Some employees have over 40 years of experience at the facility, with many in the five, 10 or 15 years-of-service bracket. The company also has a human resources department that searches for the “right people to work in the right department,” says Bedard. “We consider employees as family, not just employees.” The company has an “open concept” where there is constant communication between managers and employees.

“Employees in the shop can talk to any level of management at any time,” says Bedard. “That open door is something that helps us — we definitely listen to them. We try to make their environment as good as possible. Since they probably spend more time at the plant than time at home so we try to make that working environment pleasant.”

According to Roy, “we are not unionized but have an employee committee. There’s more money in their pocket.” The committee works directly with higher management levels and in 2016, a five-year convention was signed with the employees. “It’s the same kind of contract as you’d find with unions, but is non-unionized in this case.”

At Belanger Laminates, quarterly meetings with the employees are organized by management to let them know what’s happening with the business — where it is and where it is going. “The most important thing is that employees have a voice,” says Bedard. “Their ideas are as important as our ideas — we put everything on the table.”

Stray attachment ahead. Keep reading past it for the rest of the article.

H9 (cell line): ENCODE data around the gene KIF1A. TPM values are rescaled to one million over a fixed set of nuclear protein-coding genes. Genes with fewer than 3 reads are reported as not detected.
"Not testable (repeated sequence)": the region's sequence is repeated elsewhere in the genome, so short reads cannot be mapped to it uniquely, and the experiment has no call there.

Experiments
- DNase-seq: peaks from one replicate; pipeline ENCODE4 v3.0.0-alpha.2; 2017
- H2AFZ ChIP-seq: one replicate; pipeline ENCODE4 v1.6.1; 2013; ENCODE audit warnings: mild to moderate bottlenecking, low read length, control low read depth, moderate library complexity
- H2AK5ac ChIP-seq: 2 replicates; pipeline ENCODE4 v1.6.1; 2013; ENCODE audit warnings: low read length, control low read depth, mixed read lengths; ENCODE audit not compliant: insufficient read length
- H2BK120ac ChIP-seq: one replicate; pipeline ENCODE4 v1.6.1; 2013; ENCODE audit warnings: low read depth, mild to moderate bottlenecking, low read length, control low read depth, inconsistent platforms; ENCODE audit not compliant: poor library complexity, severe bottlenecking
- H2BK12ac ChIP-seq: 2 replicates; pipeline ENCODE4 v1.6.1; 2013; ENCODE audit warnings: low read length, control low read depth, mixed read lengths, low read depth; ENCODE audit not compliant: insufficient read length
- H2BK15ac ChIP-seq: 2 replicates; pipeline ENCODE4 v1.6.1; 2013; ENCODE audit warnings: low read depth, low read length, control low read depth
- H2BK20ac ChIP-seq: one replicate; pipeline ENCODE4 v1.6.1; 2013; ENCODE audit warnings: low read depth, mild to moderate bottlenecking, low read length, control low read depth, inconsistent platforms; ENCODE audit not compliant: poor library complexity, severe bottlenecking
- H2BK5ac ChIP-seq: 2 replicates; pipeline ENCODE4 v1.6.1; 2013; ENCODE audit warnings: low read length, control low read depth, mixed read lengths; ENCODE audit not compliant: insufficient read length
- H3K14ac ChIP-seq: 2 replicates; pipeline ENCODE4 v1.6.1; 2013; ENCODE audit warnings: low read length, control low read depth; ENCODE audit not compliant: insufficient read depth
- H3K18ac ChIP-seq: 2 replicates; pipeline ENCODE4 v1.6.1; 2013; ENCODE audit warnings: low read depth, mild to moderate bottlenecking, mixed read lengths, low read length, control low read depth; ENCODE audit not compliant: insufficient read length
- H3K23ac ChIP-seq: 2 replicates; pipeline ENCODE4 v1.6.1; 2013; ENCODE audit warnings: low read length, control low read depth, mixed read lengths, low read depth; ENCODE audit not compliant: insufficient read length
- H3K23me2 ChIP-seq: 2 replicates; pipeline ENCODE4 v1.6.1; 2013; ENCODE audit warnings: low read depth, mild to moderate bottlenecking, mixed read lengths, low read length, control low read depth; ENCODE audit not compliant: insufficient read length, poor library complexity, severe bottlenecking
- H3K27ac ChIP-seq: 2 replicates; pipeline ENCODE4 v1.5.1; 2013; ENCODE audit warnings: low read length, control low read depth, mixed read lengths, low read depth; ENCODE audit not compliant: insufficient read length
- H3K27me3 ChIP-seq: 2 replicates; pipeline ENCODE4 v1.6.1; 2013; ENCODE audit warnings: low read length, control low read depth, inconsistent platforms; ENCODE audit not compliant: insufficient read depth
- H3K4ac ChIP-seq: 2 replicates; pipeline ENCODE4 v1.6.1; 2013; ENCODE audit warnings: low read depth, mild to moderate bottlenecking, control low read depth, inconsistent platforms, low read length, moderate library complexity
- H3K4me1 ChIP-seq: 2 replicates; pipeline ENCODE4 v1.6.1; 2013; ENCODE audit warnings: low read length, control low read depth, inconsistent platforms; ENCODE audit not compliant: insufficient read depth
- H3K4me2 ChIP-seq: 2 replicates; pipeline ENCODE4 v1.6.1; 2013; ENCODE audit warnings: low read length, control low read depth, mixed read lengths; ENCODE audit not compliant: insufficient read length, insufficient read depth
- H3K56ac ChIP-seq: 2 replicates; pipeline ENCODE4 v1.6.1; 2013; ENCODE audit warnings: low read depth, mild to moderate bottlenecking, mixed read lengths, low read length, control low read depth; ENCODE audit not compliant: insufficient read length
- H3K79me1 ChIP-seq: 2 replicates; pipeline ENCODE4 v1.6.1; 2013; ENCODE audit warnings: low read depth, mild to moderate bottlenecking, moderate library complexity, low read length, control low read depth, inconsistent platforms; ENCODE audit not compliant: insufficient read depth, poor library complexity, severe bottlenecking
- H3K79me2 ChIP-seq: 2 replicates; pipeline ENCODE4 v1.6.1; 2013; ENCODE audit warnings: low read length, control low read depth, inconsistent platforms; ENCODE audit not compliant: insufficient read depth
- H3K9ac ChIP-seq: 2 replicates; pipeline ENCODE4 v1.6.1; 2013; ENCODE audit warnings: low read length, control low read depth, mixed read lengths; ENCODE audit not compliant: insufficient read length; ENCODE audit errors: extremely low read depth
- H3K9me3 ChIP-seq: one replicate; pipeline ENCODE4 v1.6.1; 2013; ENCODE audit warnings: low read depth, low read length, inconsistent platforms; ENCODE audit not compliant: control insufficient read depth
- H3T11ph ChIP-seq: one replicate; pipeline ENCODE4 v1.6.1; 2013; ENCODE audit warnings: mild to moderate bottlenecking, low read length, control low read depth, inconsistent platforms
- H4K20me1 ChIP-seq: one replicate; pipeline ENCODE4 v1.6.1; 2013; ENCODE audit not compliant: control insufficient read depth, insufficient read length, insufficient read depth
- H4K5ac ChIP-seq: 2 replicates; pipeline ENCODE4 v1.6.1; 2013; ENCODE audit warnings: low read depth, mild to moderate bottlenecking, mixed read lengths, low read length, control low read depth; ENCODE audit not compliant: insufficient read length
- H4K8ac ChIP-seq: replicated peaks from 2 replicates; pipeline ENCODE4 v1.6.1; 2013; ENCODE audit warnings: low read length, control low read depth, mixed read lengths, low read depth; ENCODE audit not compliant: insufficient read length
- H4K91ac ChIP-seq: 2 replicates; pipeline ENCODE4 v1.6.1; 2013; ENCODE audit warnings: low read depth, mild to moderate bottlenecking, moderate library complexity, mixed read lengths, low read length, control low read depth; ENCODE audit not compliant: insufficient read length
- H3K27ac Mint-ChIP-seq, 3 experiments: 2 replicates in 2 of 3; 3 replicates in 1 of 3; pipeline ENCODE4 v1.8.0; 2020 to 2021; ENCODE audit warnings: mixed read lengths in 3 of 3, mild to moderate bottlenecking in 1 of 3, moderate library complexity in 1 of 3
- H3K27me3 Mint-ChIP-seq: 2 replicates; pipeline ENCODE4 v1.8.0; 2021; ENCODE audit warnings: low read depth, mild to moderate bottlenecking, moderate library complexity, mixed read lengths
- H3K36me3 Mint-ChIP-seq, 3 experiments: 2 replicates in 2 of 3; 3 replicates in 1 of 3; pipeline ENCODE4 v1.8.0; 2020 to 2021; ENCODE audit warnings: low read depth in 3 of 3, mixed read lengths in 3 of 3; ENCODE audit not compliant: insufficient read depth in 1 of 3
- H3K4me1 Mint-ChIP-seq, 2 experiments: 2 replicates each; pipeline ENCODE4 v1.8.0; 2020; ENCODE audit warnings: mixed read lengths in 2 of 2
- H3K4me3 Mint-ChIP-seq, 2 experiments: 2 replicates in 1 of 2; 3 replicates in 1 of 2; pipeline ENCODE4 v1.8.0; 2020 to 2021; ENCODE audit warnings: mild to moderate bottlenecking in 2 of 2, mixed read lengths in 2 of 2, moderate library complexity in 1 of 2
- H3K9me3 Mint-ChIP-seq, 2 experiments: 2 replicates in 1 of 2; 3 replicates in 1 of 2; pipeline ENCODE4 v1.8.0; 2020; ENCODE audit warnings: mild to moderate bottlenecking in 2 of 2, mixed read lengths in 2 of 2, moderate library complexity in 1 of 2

Communication is key to day-today operations of the Boucherville plant. “In every department at the beginning of a shift the supervisor meets with all of their employees,” says Roy. “Every morning there is a couple of minutes where you can exchange ideas and at the same time learn about the performance of the previous working shift — what happened that was bad and what was good — and what we need to do today.” The management team also sits down for 30 minutes with all the supervisors every morning to make sure everything is on track and share their ideas, he adds. “To see who needs help that day, for example.

“Every week there is a meeting to go over all of the productivity numbers from all of the departments — again, what went bad and what went good. To try to find the best recipe for success and repeat it as much as we can.”

On the floor, all the employees have what is called a process control and standard-of-work sheet. “The standard of work is all of the tasks to do during the day, so it helps for new people coming in,” says Roy, “it helps them know what to do. Process control is more related to the product itself, where the laminate has to be at this temperature, at this position. We field these numbers all day long and supervisors go around the line every two hours and see if the checklists are on track or if there is something to fix. There is always an exchange with the employees at least a couple of times a day during the work shift.”